Bartholomew Roberts was a Welsh pirate who raided ships off the Americas and West Africa between 1719 and 1722. He was the most successful pirate of the Golden Age of Piracy - as measured by vessels captured - taking over 400 prizes in his career.
He is also known as Black Bart, but this name has been allocated to him retrospectively and was never used in his lifetime.
He was born John Roberts in 1682 in Casnewydd-Bach, between Fishguard and Haverfordwest in Pembrokeshire, Wales.
It's not clear why he changed his name from John to Bartholomew, but pirates often adopted aliases.
It's believed that Roberts first went to sea in 1695 - when he was 13.
By 1718, he was mate of a Barbados sloop.
The pirate life
In 1719, Roberts was second mate on the slave ship Princess under Captain Abraham Plumb. In early June that year, the Princess was anchored at Anomabu - on the Gold Coast of West Africa - when she was captured by pirates. The pirates were in two vessels, Royal Rover and Royal James, and were led by captain Howell Davis. Davis, like Roberts, was a Welshman, originally from Milford Haven in Pembrokeshire. Roberts and several other of the crew of the Princess were forced to join the pirates.
Davis quickly discovered Roberts' abilities as a navigator and took to consulting him. He was also able to confide information to Roberts in Welsh, thereby keeping it hidden from the rest of the crew.
It's believed that Roberts embraced his new career as a pirate - he's quoted as saying: "A merry life and a short one shall be my motto."
The golden age
A few weeks after Roberts had joined the crew of Howell Davis, Davis was killed by Portuguese forces on the island of Príncipe.
The crew elected Roberts as captain - an unusual move as he had only been captured by them six weeks prior. It's believed that his navigational abilities and outgoing personality made him a popular choice.
From there, Roberts led an adventurous life - raiding ships and colonies, making and losing fortunes. He effectively commanded a fleet of pirate ships.
His fortunes ended in 1722 when he was killed in a battle with a British naval ship. Roberts was buried at sea.
In many ways, the death of Roberts signalled the end of the Golden Age of Piracy.
The pirate code
While the rules followed by Roberts and his crew were probably fairly consistent across all pirate ships of the era, it is the copy held by Roberts that has survived and documents the pirate code.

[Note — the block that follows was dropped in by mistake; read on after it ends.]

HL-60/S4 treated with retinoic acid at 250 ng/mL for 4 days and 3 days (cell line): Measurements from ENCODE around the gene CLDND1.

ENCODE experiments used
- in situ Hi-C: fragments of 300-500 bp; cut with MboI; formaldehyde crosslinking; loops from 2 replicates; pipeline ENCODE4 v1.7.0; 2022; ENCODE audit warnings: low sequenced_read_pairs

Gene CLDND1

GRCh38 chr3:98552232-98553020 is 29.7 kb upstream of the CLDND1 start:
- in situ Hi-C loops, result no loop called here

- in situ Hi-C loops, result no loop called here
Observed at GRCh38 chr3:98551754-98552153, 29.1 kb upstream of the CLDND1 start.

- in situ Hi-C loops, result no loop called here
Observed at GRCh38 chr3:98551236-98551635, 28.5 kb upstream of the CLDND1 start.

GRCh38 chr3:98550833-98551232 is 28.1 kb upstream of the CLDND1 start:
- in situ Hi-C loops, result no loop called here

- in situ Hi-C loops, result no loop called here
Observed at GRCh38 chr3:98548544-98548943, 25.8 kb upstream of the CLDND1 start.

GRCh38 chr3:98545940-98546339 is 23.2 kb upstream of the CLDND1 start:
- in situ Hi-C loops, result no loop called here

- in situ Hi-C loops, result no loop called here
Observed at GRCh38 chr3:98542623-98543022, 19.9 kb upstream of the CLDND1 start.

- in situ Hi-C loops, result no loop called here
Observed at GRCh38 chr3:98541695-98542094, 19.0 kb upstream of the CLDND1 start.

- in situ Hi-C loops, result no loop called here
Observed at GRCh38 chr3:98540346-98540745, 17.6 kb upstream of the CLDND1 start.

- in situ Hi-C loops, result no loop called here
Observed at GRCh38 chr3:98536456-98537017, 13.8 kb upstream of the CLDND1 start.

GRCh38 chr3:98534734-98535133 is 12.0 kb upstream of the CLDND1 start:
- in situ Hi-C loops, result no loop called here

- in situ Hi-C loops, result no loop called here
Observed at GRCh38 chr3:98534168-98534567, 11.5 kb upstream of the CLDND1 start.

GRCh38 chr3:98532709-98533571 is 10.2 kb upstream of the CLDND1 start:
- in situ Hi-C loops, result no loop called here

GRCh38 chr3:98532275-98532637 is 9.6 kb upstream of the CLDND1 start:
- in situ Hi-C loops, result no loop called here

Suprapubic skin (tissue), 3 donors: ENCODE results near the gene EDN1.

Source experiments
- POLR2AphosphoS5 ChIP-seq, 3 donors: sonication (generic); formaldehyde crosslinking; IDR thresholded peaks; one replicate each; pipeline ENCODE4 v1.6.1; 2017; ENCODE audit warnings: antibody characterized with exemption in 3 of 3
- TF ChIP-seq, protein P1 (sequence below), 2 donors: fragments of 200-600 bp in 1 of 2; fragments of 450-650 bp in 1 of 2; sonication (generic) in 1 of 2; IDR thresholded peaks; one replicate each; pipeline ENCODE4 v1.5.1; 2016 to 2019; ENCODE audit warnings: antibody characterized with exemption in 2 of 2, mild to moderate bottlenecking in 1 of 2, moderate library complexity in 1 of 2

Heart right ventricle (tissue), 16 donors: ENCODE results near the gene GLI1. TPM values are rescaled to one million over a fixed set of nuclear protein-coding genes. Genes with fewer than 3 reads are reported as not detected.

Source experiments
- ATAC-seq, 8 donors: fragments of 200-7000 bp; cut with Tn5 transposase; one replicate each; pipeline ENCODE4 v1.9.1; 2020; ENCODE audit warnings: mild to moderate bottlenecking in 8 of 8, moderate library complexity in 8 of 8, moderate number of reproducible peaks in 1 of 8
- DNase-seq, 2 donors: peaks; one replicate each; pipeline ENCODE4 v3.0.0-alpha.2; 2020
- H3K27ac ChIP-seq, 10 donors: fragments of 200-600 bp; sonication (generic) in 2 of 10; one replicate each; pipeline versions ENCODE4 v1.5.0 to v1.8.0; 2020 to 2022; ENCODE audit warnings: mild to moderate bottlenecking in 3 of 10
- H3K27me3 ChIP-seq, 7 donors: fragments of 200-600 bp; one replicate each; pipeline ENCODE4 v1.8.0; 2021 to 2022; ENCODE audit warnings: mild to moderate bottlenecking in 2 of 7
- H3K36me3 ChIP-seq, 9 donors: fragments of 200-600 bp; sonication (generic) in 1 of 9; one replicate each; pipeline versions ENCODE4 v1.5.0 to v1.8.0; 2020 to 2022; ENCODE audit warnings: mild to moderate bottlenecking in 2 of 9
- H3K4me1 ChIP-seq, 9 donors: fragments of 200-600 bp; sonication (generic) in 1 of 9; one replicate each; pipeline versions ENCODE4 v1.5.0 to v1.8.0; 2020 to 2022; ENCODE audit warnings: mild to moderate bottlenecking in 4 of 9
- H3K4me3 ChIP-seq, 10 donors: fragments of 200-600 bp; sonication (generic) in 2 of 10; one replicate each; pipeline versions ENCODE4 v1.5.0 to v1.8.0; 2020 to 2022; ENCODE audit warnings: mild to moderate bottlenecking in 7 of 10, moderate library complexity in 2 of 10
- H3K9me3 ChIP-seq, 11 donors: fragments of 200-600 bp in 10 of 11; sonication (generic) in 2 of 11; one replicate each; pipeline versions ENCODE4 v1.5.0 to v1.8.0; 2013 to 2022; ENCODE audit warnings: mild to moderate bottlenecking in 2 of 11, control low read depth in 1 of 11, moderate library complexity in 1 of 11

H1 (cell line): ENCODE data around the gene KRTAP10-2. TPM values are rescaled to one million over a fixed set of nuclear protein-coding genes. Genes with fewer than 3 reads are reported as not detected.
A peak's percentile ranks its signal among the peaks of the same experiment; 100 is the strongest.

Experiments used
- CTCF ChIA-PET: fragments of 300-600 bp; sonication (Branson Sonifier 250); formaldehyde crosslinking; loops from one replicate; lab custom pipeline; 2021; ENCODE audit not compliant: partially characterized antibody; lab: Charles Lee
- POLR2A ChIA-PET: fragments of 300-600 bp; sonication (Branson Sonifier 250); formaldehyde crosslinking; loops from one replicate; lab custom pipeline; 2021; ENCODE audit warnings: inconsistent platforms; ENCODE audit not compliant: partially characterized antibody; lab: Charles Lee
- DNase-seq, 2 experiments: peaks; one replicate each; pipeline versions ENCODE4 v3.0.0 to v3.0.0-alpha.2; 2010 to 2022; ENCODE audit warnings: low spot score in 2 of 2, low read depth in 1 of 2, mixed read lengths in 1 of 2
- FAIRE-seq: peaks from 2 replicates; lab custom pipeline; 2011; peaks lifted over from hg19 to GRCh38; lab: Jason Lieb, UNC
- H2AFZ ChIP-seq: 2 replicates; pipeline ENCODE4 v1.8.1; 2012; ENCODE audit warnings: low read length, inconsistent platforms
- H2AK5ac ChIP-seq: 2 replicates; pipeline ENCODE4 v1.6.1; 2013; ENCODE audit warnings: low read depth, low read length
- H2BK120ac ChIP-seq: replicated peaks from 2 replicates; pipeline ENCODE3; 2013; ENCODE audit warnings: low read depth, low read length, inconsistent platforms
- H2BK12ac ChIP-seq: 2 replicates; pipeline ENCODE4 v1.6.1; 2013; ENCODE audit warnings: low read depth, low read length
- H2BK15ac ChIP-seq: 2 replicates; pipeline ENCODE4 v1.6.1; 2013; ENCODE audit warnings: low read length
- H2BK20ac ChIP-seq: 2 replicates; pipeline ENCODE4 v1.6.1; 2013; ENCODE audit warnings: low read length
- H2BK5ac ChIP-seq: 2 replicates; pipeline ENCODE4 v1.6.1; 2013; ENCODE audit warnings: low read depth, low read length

I. Every man has a vote in affairs of moment; has equal title to the fresh provisions, or strong liquors, at any time seized, and may use them at pleasure, unless a scarcity makes it necessary, for the good of all, to vote a retrenchment.
II. Every man to be called fairly in turn, by list, on board of prizes because, (over and above their proper share,) they were on these occasions allowed a shift of clothes: but if they defrauded the company to the value of a dollar in plate, jewels, or money, marooning was their punishment. If the robbery was only betwixt one another, they contented themselves with slitting the ears and nose of him that was guilty, and set him on shore, not in an uninhabited place, but somewhere, where he was sure to encounter hardships.
III. No person to game at cards or dice for money.
IV. The lights and candles to be put out at eight o'clock at night: if any of the crew, after that hour still remained inclined for drinking, they were to do it on the open deck;
V. To keep their piece, pistols, and cutlass clean and fit for service.
VI. No boy or woman to be allowed amongst them. If any man were to be found seducing any of the latter sex, and carried her to sea, disguised, he was to suffer death;
VII. To desert the ship or their quarters in battle, was punished with death or marooning.
VIII. No striking one another on board, but every man's quarrels to be ended on shore, at sword and pistol.
IX. No man to talk of breaking up their way of living, till each had shared one thousand pounds. If in order to this, any man should lose a limb, or become a cripple in their service, he was to have eight hundred dollars, out of the public stock, and for lesser hurts, proportionately.
X. The Captain and Quartermaster to receive two shares of a prize: the master, boatswain, and gunner, one share and a half, and other officers one and quarter.
XI. The musicians to have rest on the Sabbath Day, but the other six days and nights, none without special favour.
By most accounts, the pirate life included plenty of man-on-man action and recognised partnerships between men.
Roberts is seen as one of the most famous gay pirates - particularly because of his relationship with George Wilson.
Wilson was a surgeon who was on a ship captured by Roberts and his crew. They were separated occasionally, but they were seen as being in a relationship together.
When Roberts was finally killed in battle, Wilson was captured along with most of the crew. It's believed that Wilson was able to bargain with authorities in order to escape execution.